The circus is doing a Proudly South African show, with excellent local acts, including Suzanne Wilkie with her delightful dogs and beautiful ponies, on Sunday afternoon, November 24, in the Big Top at the Boswell Wilkie circus farm at Randvaal.It will be a fun-filled family show, a 90-minute escape to the glittering fairytale world of circus.In October 2001, the Boswell Wilkie Circus gave its last show as a “travelling” circus, after nearly 50 years on the road. Since then the circus folk have been delighting both adults and children giving them the opportunity to perform in their own show on birthdays and special occasions.But here it is again – the real thing, an afternoon in the fantasy wonderland of the circus.Tickets are R39 each, which can be booked online at the Boswell Wilkie Circus web site. Detailed directions are also on the site. Light meals and drinks can be obtained at the Cafe du Cirque and there is a fresh produce shop on the farm.Source: Boswell Wilkie Circus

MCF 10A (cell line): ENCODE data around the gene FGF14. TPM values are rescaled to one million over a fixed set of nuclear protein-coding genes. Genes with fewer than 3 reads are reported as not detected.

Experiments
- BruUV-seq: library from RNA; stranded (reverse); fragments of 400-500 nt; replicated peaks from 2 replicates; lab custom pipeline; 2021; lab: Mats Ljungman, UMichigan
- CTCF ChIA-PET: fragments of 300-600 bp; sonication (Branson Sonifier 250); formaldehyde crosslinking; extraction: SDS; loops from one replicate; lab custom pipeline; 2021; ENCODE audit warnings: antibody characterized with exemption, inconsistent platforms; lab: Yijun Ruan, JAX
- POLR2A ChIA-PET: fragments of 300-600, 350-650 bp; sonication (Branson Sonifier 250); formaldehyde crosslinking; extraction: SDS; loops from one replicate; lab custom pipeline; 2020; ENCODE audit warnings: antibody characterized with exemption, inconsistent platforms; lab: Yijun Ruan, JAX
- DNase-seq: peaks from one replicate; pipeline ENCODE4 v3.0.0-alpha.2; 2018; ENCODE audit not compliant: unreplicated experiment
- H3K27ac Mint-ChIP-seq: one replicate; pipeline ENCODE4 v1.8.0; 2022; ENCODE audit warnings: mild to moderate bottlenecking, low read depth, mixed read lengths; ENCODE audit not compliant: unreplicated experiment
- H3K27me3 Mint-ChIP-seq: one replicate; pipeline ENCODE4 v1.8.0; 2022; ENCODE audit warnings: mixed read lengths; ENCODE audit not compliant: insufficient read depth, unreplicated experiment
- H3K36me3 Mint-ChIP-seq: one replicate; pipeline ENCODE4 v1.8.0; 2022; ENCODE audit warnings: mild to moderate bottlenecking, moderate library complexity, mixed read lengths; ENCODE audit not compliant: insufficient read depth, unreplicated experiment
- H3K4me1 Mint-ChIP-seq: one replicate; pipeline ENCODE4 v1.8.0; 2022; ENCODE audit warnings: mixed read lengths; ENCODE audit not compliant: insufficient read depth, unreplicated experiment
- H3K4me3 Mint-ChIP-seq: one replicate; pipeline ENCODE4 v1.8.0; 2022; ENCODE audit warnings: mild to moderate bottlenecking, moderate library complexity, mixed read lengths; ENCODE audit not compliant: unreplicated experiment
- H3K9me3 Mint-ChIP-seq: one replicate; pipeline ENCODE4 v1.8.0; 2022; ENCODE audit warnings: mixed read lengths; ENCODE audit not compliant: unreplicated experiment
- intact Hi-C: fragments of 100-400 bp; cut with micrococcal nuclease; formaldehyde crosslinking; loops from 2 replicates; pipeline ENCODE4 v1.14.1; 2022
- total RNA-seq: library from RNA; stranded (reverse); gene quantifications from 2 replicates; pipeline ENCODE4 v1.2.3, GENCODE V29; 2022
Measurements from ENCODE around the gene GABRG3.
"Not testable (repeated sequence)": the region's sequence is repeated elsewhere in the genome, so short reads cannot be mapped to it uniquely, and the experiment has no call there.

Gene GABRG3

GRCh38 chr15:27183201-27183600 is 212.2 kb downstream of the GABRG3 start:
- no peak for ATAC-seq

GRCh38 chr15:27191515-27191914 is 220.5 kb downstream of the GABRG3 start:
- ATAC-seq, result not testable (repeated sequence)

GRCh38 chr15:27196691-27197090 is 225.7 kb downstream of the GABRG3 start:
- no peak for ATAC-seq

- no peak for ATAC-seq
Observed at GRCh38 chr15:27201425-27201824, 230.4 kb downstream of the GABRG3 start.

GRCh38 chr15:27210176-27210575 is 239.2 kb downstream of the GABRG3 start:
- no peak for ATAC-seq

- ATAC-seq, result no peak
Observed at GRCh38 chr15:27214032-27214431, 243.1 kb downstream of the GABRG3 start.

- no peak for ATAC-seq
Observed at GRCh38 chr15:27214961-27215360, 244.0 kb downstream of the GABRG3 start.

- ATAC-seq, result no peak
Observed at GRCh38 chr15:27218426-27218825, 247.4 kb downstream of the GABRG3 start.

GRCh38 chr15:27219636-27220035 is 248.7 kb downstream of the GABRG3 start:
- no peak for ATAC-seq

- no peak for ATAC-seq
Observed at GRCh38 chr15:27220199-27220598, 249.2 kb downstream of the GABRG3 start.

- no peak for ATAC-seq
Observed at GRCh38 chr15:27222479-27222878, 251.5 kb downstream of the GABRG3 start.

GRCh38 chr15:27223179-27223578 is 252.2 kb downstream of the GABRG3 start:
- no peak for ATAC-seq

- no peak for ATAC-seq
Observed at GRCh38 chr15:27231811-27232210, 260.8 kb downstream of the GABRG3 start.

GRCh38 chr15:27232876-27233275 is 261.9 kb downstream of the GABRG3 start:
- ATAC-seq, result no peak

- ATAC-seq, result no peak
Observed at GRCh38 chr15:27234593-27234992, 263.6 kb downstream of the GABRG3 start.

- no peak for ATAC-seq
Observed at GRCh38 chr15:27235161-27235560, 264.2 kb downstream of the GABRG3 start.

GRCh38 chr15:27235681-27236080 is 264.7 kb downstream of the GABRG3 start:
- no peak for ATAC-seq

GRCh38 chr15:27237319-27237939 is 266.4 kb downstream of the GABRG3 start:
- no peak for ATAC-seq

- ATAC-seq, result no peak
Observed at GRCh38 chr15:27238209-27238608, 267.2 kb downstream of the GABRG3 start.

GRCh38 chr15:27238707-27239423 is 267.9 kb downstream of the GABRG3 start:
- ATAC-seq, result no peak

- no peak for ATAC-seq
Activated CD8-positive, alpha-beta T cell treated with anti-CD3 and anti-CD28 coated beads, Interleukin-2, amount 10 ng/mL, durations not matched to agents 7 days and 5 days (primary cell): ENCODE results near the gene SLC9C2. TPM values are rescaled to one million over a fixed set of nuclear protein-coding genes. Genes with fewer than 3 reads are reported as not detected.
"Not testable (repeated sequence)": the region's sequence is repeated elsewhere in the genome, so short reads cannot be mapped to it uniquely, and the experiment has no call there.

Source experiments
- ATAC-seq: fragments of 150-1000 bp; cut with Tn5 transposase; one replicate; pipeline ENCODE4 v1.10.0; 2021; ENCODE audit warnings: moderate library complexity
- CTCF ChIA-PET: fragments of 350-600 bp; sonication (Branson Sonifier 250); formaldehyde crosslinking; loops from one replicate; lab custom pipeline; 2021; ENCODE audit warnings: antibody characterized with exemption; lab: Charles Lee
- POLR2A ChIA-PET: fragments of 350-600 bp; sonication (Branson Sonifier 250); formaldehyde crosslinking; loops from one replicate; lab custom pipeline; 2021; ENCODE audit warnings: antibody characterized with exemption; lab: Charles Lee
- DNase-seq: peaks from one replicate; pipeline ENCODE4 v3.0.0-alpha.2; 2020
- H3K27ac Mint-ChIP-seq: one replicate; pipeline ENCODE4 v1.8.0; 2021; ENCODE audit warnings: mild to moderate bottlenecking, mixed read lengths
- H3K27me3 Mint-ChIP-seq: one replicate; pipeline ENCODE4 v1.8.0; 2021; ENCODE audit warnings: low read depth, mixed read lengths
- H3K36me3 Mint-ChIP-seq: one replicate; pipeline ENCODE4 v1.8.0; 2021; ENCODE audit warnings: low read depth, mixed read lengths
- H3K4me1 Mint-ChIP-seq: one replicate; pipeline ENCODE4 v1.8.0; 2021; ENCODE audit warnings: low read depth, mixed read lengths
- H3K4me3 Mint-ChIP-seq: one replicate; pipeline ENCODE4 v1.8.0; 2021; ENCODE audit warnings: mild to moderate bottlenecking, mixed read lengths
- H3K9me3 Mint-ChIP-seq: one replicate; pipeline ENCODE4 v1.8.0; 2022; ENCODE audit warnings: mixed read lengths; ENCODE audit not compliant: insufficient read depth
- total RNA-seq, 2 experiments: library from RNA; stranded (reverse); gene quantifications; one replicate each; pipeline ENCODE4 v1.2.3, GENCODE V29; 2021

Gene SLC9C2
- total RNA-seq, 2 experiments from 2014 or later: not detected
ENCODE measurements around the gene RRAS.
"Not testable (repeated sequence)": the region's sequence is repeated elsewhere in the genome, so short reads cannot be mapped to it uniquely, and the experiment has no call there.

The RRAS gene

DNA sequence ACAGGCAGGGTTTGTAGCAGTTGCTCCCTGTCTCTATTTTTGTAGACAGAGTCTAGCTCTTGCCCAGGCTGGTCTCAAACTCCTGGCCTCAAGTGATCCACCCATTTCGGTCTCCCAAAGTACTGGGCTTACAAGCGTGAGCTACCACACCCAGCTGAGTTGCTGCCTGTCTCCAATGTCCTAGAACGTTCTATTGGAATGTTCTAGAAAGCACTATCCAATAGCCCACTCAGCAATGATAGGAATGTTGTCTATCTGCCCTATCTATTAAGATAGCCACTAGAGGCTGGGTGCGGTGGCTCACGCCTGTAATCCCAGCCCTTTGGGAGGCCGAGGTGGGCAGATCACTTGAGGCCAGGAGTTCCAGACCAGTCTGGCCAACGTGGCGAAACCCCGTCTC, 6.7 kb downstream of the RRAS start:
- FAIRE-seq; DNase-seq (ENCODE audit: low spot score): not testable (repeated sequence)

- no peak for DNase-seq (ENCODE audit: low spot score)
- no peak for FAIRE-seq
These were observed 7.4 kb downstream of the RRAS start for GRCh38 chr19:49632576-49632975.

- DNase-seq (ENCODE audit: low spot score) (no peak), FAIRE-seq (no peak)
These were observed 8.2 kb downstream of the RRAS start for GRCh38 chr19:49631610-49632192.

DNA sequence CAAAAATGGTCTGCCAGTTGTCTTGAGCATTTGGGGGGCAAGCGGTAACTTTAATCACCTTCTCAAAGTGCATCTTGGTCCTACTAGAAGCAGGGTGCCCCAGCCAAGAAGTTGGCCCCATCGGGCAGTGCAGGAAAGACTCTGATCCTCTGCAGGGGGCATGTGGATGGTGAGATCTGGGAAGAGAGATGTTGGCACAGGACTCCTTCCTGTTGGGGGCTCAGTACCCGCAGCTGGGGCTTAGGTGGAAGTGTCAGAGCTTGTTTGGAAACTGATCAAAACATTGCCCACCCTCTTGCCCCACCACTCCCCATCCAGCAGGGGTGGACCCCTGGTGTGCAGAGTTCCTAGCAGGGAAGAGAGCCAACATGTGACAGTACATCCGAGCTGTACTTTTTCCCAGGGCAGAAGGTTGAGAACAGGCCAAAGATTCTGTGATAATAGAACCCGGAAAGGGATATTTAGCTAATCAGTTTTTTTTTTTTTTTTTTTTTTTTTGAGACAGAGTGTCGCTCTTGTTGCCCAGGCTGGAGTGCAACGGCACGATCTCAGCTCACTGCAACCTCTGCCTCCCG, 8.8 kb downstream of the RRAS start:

United Airlines chief executive Oscar Munoz said the airline was investigating the incident but attracted social media fire for describing the incident as a move to “re-accommodate’’ the passenger.“This is an upsetting event to all of us here at United,’’ Munoz said. “I apologize for having to re-accommodate these customers.“Our team is moving with a sense of urgency to work with the authorities and conduct our own detailed review of what happened. We are also reaching out to this passenger to talk directly to him and further address and resolve this situation.”One of the three security officers involved incident has since been placed on leave by the Chicago Department of Aviation, which said it was carrying out a of review of the incident because it was outside its standard operating procedure.Airlines are allowed to involuntarily remove people from flights in US and overbooked flights are enough of a problem that the government has rules about how they should be offloaded.These require airlines to first seek volunteers and to pay compensation for those who are bumped involuntarily if the airline is unable to get you to your scheduled destination within an hour of your originally scheduled arrival time.Compensation rises to 200 per cent of your one-way ticket price (up to $US675) if you are bumped and between one and two hours late on a domestic flight or between one and four hours late on an international flight.It hits 400 per cent, or a maximum of $US1375, if you are bumped and more than two hours late on a replacement domestic flight or four hours internationally.US Department of Transportation figures show 40,629 airline customers were subject to involuntary denied boarding in 2016, or about 0.62 per 10,000 passengers. United had 3,765 passengers in this category but was below the industry average with 0.43 involuntary denied boardings per 10,000 passengers. United Airlines is facing an online campaign to boycott its flights amid social media outrage over an appalling video showing a man claiming to be a doctor being dragged forcibly from a plane because the airline needed his seat to reposition staff.A video showing the man being dragged down the aisle of United Express Flight 3411 from Chicago to Louisville, Kentucky on Sunday has gone viral around the world, become a hot media topic and provoked a social media backlash.READ: Not all passengers are equalThe incident is PR nightmare for the airline that billed itself as the “friendly skies’’.The airline confirmed the flight was overbooked and it had asked for volunteers to give up their seats on the flight.When this failed, media reports said, it selected four passengers who were asked to leave the plane, three of whom did so.“After our team looked for volunteers, one customer refused to leave the aircraft voluntarily and law enforcement was asked to come to the gate,’’ the airline said.A passenger who posted footage of the event, Jayse Anspach, tweeted: “#United overbooked and wanted four of us to volunteer to give up our seats for personnel that needed to be at work the next day.”“No one volunteered, so United decided to choose for us. They chose an Asian doctor and his wife.”“The doctor needed to work at the hospital the next day, so he refused to volunteer.“A couple (of) airport security men forcefully pulled the doctor out of his chair and to the floor of the aisle.’’Anspach said the passenger’s face was slammed against an armrest, causing serious bleeding, as he was being dragged out and he seemed to go limp.“Ten minutes later, the doctor runs back into the plane with a bloody face, clings to a post in the back, chanting, “I need to go home.”,’’ he said.Passenger Tyler Bridges told The New York Times the airline initially offered $US400 vouchers to people prepared to voluntarily give up their seats and increased this to $US800 and $US1000 when no-one took up the offer.Passengers were told the aircraft would not leave until four people got off, he said.